Samantha Cathner knows all too well that it’s not so simple to be young and in love. Peter Everoad was her one true love, but he left her for a playwright’s career on Broadway. Now he’s back and he’s brought his new play with him to the Pasadena Playhouse.
Sam has moved on with her life, or has she? As assistant creative director at the Playhouse, she must work directly with Peter and she soon discovers that the characters in Peter’s play bear a close and uncomfortable resemblance to Sam, Peter and their close friends and family.
The sparks are still there and Sam wrestles with this undeniable attraction and her anger with Peter for leaving four years earlier, just as their romance was taking off. But Peter’s story is much more complicated than a guy fleeing when things get too involved. Pasadena represents good and bad memories for Peter. Now that he’s back, he’s forced to confront the painful reminders of his father’s suicide, including a mother who can’t make it to lunchtime without a drink.
I enjoyed reading this smart romance about the trials and angst that young professionals endure as they navigate love’s rocky road. It’s a great look at young lives when everything is on the brink of happening. The reader can see where things should head, but the characters struggle to find their way.
Ewens’ characters move within Pasadena’s privileged class and it is fun to jump into a world where money is no object. But Sam is not a princess. She is strong-willed and career-driven, like her grandmother, who is portrayed in Ewens’ first book, Catalina Kiss.
The story moves along at a nice pace with lots of romantic tension and fun, intelligent conversation. Ewens has a good feel for what it’s like to be a twenty-something young professional, with equal parts of romantic drama and serious personal conflict.
Suspense carries the reader through to the play’s opening night. With his personal life unsettled, Peter has struggled to write a satisfying ending, which he’s kept secret to all. As she sits in the audience, Sam shakes with nervous anticipation and can hardly watch as Peter’s final and unconventional scene draws her into its conclusion.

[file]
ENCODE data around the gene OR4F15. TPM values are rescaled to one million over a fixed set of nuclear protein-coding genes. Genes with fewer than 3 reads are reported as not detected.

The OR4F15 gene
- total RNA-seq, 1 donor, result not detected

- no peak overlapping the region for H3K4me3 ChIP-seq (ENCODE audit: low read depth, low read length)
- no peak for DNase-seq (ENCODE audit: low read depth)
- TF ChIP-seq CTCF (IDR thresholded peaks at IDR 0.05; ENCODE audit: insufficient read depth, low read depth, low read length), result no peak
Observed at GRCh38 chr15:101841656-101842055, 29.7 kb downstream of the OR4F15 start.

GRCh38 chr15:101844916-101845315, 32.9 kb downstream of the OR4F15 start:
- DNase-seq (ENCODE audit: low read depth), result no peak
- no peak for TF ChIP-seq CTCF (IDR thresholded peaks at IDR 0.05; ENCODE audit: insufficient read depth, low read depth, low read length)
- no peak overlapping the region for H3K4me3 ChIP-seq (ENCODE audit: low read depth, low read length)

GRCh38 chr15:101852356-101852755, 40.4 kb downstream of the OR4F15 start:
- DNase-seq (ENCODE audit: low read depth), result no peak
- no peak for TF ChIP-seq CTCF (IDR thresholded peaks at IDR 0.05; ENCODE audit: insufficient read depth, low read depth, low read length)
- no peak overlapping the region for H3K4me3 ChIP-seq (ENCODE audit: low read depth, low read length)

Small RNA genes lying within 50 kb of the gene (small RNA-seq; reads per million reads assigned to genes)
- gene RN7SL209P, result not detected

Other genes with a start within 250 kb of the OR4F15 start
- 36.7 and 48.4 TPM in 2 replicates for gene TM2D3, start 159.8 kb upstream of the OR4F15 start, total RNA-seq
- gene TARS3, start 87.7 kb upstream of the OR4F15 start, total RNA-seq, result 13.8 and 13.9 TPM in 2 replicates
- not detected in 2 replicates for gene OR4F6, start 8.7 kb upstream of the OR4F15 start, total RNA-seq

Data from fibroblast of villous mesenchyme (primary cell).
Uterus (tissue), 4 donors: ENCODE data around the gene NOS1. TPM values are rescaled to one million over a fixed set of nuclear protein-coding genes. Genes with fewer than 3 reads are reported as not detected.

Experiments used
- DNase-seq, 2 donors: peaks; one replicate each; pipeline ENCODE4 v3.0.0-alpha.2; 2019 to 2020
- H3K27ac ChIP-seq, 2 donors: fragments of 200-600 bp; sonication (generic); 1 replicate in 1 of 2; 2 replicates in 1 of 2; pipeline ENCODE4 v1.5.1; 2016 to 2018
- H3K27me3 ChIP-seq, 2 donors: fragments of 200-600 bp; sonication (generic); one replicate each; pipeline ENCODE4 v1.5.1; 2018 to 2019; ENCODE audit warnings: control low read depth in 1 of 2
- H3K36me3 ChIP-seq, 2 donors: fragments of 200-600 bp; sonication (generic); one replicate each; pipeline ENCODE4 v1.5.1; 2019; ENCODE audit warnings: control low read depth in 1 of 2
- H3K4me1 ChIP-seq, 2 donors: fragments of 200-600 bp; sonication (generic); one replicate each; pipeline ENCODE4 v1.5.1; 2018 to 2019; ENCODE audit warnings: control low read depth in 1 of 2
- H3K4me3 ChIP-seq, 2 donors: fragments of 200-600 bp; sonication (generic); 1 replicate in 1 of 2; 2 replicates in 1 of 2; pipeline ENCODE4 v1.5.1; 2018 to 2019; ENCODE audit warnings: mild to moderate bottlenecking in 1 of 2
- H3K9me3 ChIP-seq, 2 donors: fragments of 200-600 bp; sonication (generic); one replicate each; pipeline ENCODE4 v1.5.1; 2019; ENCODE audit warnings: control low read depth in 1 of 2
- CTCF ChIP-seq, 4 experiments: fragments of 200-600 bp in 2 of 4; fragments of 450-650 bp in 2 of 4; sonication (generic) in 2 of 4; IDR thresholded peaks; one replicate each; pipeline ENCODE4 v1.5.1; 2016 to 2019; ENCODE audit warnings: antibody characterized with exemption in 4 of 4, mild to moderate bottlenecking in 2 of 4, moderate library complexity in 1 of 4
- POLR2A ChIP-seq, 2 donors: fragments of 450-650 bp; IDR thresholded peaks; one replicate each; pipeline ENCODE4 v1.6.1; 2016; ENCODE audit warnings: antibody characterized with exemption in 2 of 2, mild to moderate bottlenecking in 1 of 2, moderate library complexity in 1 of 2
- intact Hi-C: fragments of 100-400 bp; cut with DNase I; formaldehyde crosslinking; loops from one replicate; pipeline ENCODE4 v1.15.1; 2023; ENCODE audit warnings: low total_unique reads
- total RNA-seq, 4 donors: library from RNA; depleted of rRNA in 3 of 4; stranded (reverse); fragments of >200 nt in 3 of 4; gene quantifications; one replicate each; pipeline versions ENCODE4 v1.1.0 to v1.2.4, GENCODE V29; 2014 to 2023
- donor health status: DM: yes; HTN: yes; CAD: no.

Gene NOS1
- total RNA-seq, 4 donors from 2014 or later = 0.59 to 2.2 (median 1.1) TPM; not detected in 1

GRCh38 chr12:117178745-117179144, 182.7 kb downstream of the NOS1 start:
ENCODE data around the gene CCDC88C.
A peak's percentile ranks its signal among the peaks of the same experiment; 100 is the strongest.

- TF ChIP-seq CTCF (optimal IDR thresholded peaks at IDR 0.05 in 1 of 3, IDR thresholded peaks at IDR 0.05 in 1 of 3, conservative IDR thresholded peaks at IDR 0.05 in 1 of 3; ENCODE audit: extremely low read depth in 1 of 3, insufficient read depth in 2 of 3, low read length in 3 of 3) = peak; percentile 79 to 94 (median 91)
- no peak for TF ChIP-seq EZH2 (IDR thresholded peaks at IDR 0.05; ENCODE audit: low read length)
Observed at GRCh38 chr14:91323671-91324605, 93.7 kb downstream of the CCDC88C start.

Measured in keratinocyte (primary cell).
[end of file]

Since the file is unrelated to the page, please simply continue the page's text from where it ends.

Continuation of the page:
Premiere is an enjoyable romance, with the bonus of interesting and uncomplicated descriptions of behind-the-scenes drama production. The attraction between Sam and Peter is well-presented, with realistic dialogue and conflict. In addition, Ewens has managed to write love scenes that are nice and spicy, but not over-the-top, which gives the story class and separates it from popular bodice-ripping tales. I think the strongest scenes are between Sam and Peter in New York. It’s what the reader sees as an ultimate coming-together, but with more pages ahead, there’s a lot to figure out. But my favorite scene is towards the end between Peter and his mother, one of those conversations that has taken years to happen and is satisfying to witness.
Ewens also raises the important question of where writers get their material. Peter’s best writing comes from his own experiences, which he puts on stage for all to see, a catharsis for him, but a writer’s dilemma as well. Is it right to include these painful and personal experiences, at the expense of family, friends and, especially Sam?
Premiere is a seemingly simple story with more complicated layers and is best described by one of my favorite quotes from the book, “If only life were as simple as a good-looking guy and a great dress.” So true, but the complicated parts are just as entertaining!
I received an ARC to review Premiere, which will be released on October 27.
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